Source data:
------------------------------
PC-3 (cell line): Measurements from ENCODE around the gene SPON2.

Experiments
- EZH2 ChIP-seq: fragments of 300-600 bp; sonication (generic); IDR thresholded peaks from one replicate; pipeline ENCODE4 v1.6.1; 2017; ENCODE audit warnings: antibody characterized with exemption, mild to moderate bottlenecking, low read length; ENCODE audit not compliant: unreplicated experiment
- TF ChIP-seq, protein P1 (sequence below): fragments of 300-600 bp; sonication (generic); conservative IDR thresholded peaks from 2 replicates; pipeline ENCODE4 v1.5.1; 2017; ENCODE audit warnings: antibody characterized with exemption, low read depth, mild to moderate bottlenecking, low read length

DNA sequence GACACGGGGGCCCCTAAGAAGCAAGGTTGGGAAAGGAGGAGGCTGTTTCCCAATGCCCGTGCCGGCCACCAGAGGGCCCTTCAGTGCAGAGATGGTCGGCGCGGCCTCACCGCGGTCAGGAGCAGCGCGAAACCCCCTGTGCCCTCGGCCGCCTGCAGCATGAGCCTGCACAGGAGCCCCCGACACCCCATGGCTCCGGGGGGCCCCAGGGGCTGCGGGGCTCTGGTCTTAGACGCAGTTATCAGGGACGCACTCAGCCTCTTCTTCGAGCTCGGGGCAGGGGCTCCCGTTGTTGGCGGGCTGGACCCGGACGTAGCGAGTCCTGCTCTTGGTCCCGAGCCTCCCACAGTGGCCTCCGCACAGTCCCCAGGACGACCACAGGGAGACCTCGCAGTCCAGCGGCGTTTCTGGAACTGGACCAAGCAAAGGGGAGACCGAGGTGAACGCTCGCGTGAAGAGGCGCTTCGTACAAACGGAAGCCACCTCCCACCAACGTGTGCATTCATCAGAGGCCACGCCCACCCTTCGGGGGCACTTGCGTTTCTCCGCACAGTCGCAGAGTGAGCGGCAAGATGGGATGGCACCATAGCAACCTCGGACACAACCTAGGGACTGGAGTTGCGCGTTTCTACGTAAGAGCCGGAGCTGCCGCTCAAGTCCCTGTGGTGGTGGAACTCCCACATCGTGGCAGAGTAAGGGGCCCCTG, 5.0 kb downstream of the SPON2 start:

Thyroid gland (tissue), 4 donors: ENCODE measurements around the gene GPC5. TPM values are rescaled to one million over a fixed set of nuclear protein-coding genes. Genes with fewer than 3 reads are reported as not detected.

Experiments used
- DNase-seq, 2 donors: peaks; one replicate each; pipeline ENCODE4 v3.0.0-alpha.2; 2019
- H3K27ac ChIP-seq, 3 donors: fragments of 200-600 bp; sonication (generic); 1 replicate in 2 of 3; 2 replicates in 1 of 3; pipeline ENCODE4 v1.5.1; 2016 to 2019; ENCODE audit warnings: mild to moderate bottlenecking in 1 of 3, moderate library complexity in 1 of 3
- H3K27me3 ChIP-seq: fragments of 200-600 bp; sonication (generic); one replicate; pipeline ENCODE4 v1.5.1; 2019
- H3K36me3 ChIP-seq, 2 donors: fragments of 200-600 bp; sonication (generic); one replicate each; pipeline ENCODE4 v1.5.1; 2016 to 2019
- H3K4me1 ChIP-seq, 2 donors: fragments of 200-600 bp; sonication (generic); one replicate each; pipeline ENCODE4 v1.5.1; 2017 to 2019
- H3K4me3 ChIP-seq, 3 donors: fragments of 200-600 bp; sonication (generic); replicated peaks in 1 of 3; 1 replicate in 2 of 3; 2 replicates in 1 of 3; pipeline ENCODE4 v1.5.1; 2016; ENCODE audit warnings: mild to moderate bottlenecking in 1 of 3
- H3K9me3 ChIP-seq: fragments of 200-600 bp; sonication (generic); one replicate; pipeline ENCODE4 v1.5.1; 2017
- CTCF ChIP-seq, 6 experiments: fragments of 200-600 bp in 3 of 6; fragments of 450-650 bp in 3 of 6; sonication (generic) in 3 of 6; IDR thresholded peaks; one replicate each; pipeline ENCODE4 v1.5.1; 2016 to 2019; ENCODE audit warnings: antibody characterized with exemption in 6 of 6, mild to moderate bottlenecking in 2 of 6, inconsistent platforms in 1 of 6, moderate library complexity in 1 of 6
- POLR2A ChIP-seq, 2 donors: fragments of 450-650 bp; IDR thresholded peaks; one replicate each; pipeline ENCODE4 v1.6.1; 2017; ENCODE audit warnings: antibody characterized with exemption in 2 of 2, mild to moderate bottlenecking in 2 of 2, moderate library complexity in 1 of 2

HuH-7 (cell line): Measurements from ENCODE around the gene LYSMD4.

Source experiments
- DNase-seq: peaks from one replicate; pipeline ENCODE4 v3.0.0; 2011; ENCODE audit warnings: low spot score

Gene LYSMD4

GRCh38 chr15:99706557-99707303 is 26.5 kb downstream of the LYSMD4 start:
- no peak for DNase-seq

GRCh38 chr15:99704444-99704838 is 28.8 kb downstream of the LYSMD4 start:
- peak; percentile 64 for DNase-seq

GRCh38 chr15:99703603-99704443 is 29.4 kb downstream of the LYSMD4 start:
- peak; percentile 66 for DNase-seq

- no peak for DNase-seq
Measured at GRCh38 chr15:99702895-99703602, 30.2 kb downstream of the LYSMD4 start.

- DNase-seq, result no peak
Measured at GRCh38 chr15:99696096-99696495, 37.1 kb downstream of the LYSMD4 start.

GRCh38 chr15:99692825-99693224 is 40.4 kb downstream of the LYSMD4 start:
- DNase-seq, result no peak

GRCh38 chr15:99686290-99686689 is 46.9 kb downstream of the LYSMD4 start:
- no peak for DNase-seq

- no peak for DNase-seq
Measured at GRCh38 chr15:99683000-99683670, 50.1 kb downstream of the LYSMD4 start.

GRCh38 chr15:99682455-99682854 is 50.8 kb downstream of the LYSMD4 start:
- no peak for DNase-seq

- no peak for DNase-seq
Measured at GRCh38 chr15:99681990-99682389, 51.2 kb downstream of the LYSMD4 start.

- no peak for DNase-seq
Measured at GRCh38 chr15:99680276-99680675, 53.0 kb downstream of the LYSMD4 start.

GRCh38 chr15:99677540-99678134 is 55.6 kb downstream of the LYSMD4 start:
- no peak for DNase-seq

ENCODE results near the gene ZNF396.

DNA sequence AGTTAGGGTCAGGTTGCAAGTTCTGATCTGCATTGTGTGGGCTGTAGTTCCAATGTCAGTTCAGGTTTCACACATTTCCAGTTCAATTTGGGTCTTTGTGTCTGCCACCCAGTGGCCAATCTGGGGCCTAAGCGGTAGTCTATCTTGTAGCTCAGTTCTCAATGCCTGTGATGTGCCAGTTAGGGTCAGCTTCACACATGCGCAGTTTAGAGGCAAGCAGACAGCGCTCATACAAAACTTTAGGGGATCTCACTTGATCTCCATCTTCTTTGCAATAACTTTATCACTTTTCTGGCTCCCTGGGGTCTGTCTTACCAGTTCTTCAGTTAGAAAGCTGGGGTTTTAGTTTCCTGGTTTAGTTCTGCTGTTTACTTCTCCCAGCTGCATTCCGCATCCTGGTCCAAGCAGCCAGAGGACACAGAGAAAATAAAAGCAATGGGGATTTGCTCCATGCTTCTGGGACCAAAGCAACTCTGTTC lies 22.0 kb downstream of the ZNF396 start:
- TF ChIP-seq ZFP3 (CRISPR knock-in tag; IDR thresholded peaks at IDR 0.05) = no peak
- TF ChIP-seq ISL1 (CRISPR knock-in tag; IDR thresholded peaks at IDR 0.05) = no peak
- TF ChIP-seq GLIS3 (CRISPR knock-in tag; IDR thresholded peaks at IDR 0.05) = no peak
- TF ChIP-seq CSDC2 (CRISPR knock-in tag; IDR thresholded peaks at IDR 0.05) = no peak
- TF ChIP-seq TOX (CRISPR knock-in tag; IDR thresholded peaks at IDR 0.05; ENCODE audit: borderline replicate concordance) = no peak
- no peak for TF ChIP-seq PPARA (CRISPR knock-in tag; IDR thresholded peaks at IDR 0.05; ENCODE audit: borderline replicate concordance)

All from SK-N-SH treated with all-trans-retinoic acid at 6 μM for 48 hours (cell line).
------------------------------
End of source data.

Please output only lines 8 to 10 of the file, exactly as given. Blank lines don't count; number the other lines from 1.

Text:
- DNase-seq, 2 donors: peaks; one replicate each; pipeline ENCODE4 v3.0.0-alpha.2; 2019
- H3K27ac ChIP-seq, 3 donors: fragments of 200-600 bp; sonication (generic); 1 replicate in 2 of 3; 2 replicates in 1 of 3; pipeline ENCODE4 v1.5.1; 2016 to 2019; ENCODE audit warnings: mild to moderate bottlenecking in 1 of 3, moderate library complexity in 1 of 3
- H3K27me3 ChIP-seq: fragments of 200-600 bp; sonication (generic); one replicate; pipeline ENCODE4 v1.5.1; 2019